. MATRIX - Contains all matrix entries coupling the degrees of freedom
in two VECTOR objects. MATRIX objects come in pairs connecting two
VECTOR objects in both directions. If the VECTOR objects are identical (which is
the case for diagonal entries) then there is only one MATRIX.
The graph induced by the MATRIX-VECTOR
structure is completely independent from the mesh graph represented by the
. CONNECTION - The two (or one, s.a.) MATRIX objects connecting two VECTOR objects
are combined to a CONNECTION object. This is similar to the combination of two
LINK objects in an EDGE.
. GRID - All objects allocated on one grid level can be accessed via the
. MULTIGRID - Several grid levels are combined to form a MULTIGRID structure.
It also provides access to the data structure parameters (FORMAT), the
geometry (DOMAIN) and the problem description (PROBLEM). The MULTIGRID
structure is basically an environment item (see ENVIRONMENT). Several
MULTIGRID objects can be handled simultaneously by the grid manager module.
`IMPORTANT:` The access to all components of the data types is realized with
macros. Through the use of macros the data structure can be changed without
changing the code that uses it.
LIMITS, all data types mentioned above.
Graphical representation of the data structure with references.
\section LIMITS Constants defining limitations of the data structure
There are some constants defining limitations of the data structure.
They are explained here. The actual value of the definition should
be extracted from the source code via the uggrep shell script
provided with UG.
`In file gm.h`
. MAXLEVEL - Maximum number of grid levels allowed in MULTIGRID.
. MAXOBJECTS - Maximum number of different objects in free list.
. MAX_SIDES_OF_ELEM - Maximum number of sides of an element (of any type).
. MAX_EDGES_OF_ELEM - Maximum number of edges of an element (of any type).
. MAX_CORNERS_OF_ELEM - Maximum number of corners of an element (of any type).
. MAX_EDGES_OF_SIDE - Maximum number of edges per side.
. MAX_CORNERS_OF_SIDE - Maximum number of corners per side.
. MAX_CORNERS_OF_EDGE - Maximum number of corners per edge (is always 2).
. MAX_SIDES_OF_EDGE - In 3D two sides always have on edge in common.
. MAX_SONS - Maximum number of sons per element.
. MAX_SIDES_TOUCHING - Maximum number of sides on the next finer mesh that make up
a side on the coarser mesh.
. MAXMATRICES - Maximum number of MATRIX types with different size.
. MAXCONNECTIONS - Maximum number of different CONNECTION types.
. MSIZEMAX - Maximum size of a MATRIX object in bytes.
. NO_OF_ELEM_MAX - Maximum number of elements touching the same edge.
`In file switch.h`
. DIM_MAX - Maximum space dimension (is 3).
. DIM_OF_BND_MAX - Maximum dimension of boundary (is DIM_MAX-1).
. MAXVECTORS - Maximum number of different VECTOR types.
\section REFINEMENT The interface to the grid refinement module
The interface to the grid refinement will change in the near future.
Therefore only a rudimentary documentation is provided.
UGs local refinement capability is element oriented, i.e. the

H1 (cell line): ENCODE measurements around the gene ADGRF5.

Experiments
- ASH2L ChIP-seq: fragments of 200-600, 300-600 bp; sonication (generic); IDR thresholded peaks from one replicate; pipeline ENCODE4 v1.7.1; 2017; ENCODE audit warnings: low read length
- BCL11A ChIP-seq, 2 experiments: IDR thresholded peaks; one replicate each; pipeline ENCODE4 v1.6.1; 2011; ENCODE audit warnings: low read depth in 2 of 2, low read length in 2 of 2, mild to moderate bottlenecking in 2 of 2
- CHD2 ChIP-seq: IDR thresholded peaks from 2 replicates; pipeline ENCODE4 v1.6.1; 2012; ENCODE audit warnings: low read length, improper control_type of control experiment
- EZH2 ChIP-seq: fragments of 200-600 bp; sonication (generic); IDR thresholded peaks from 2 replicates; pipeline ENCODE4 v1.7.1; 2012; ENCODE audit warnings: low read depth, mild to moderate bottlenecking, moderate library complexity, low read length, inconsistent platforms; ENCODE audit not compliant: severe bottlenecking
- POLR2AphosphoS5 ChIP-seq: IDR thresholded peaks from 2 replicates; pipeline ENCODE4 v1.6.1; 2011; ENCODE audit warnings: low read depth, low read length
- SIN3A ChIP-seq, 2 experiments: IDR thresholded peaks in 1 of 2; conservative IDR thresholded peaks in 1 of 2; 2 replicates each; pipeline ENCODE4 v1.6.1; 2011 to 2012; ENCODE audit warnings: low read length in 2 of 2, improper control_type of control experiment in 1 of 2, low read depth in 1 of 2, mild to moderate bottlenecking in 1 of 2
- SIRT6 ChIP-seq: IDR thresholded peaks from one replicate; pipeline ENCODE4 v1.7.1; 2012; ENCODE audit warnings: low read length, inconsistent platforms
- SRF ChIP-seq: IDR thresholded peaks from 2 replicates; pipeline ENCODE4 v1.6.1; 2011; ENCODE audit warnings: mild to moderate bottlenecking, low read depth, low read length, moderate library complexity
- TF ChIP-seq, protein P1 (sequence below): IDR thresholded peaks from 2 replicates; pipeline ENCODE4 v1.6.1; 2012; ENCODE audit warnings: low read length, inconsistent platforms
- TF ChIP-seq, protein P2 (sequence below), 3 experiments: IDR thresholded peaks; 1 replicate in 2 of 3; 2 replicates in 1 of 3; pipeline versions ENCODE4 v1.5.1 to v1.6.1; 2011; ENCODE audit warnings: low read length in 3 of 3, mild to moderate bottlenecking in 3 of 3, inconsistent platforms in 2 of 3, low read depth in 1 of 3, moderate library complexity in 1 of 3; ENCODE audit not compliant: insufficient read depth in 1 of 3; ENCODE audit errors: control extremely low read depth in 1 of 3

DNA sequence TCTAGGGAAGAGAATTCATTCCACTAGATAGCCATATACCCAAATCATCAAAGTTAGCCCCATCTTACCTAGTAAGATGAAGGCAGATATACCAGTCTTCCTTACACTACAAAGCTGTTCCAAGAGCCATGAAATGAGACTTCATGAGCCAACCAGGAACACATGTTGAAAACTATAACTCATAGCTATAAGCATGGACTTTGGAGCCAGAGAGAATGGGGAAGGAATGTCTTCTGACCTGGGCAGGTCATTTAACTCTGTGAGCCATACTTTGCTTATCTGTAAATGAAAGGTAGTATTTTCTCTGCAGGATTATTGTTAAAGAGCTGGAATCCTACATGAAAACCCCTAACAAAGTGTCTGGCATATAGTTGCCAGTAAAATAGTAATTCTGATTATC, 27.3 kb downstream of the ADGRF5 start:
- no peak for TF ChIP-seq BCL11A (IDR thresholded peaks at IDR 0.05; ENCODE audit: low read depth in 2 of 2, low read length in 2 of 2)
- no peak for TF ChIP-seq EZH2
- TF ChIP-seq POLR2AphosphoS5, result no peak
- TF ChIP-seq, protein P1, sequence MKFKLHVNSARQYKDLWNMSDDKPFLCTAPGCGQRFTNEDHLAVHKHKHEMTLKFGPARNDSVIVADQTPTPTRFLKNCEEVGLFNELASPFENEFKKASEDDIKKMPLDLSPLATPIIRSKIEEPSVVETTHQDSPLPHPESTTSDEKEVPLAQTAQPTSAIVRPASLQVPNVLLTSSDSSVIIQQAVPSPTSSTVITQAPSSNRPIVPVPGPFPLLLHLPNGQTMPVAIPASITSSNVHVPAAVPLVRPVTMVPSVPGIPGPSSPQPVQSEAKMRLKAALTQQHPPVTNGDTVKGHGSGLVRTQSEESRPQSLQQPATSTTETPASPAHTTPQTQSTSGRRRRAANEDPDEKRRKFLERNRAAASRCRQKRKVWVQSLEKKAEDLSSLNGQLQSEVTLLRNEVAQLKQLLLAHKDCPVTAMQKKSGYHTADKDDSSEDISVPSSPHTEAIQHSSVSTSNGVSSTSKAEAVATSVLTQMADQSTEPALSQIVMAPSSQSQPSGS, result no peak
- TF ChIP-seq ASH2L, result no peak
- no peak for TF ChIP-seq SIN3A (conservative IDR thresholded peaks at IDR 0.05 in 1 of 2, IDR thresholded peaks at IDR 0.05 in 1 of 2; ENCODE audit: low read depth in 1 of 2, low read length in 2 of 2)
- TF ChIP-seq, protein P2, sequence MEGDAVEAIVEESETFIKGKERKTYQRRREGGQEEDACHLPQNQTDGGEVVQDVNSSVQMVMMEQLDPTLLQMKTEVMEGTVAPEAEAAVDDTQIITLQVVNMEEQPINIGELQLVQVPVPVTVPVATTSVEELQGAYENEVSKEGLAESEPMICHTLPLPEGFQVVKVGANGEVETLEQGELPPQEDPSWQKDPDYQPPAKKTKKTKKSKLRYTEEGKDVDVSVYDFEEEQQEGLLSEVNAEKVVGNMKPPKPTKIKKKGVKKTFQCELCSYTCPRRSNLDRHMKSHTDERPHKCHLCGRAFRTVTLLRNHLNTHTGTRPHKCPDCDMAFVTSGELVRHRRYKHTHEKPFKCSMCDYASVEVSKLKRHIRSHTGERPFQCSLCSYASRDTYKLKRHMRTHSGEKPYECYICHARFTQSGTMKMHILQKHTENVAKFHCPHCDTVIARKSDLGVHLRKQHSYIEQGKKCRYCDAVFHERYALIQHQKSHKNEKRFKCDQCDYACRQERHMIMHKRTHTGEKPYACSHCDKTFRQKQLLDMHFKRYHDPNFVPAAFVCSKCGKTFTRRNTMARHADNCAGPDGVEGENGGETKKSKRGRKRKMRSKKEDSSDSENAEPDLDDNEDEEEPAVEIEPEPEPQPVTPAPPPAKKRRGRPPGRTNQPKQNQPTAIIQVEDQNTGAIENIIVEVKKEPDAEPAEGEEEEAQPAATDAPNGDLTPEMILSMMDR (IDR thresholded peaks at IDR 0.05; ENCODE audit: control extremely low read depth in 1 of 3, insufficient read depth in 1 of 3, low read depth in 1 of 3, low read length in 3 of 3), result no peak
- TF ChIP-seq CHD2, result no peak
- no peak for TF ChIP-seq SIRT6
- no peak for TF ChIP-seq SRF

error estimator (part of the problem class) selects all or
part of the elements for refinement. To that end the error
estimator calls the function
INT MarkForRefinement (ELEMENT *theElement, INT rule, INT side);
where rule is one of the following rules
and side is some orientation necessary for those rules
that are not invariant under rotation (e.g. the edge to bisect).
The RED rule selects standard isotropic refinement independent
of the element type. Triangles are subdivided in four triangles
by connecting the edge midpoints, quadrilaterals are subdivided
by connecting edge midpoints with the centroid and tetrahedral
elements are subdivided using the refinement strategy of J. Bey.
For RED refinement the side information is arbitrary.
The MarkForRefinement function may only be called for those elements
INT EstimateHere (ELEMENT *theElement);
returns true. EstimateHere is true for the leave elements of the element
hierarchy, i.e. those elements that are not further refined. Care
must be taken when the estimator for an element needs also information
on the solution in neighboring elements (see e.g. the implementation
of the error estimator in the diff2d package).
After the desired elements have been tagged for refinement the refine
of the UG command language is used to actually refine the elements.
\subsection Example Example2
The following function selects all (possible) elements in a MULTIGRID for refinement and
returns the number of elements selected for refinement.
static INT MarkAll (MULTIGRID *theMG)
// get number of levels
j = TOPLEVEL(theMG);
// cnt will hold the number elements to be refined
cnt = 0;
// mark elements
for (k=0; k<=j; k++)
theGrid = GRID_ON_LEVEL(theMG,k);
for (theElement=FIRSTELEMENT(theGrid); theElement!=NULL; theElement=SUCCE(theElement))
// return cnt
MarkForRefinement(), EstimateHere(), refine()
 J. Bey: Tetrahedral Grid Refinement. To be published in Computing.
 J. Bey: AGM^3D Manual. Technical Report, Universit�t T�bingen, 1994.
 R.E. Bank, A.H. Sherman, A. Weiser: Refinement Algorithms and Data
Structures for Regular Local Mesh Refinement. In: Scientific Computing,
IMACS, North-Holland, Amsterdam, 1983.